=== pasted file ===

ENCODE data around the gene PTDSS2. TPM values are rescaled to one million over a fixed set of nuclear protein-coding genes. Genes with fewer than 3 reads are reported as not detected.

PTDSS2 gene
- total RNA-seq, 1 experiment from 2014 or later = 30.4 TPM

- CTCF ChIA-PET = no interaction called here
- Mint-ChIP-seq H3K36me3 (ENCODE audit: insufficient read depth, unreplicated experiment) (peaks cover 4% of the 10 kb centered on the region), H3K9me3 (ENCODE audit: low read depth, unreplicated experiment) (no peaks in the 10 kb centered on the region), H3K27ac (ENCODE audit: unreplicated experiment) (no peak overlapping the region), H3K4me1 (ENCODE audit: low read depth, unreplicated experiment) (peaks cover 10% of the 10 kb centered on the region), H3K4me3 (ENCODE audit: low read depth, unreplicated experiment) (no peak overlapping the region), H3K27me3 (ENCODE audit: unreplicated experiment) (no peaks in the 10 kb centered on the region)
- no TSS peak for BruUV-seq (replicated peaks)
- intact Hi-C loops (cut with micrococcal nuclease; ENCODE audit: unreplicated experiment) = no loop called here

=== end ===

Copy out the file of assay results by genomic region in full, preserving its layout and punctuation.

ENCODE data around the gene PTDSS2. TPM values are rescaled to one million over a fixed set of nuclear protein-coding genes. Genes with fewer than 3 reads are reported as not detected.

PTDSS2 gene
- total RNA-seq, 1 experiment from 2014 or later = 30.4 TPM

- CTCF ChIA-PET = no interaction called here
- Mint-ChIP-seq H3K36me3 (ENCODE audit: insufficient read depth, unreplicated experiment) (peaks cover 4% of the 10 kb centered on the region), H3K9me3 (ENCODE audit: low read depth, unreplicated experiment) (no peaks in the 10 kb centered on the region), H3K27ac (ENCODE audit: unreplicated experiment) (no peak overlapping the region), H3K4me1 (ENCODE audit: low read depth, unreplicated experiment) (peaks cover 10% of the 10 kb centered on the region), H3K4me3 (ENCODE audit: low read depth, unreplicated experiment) (no peak overlapping the region), H3K27me3 (ENCODE audit: unreplicated experiment) (no peaks in the 10 kb centered on the region)
- no TSS peak for BruUV-seq (replicated peaks)
- intact Hi-C loops (cut with micrococcal nuclease; ENCODE audit: unreplicated experiment) = no loop called here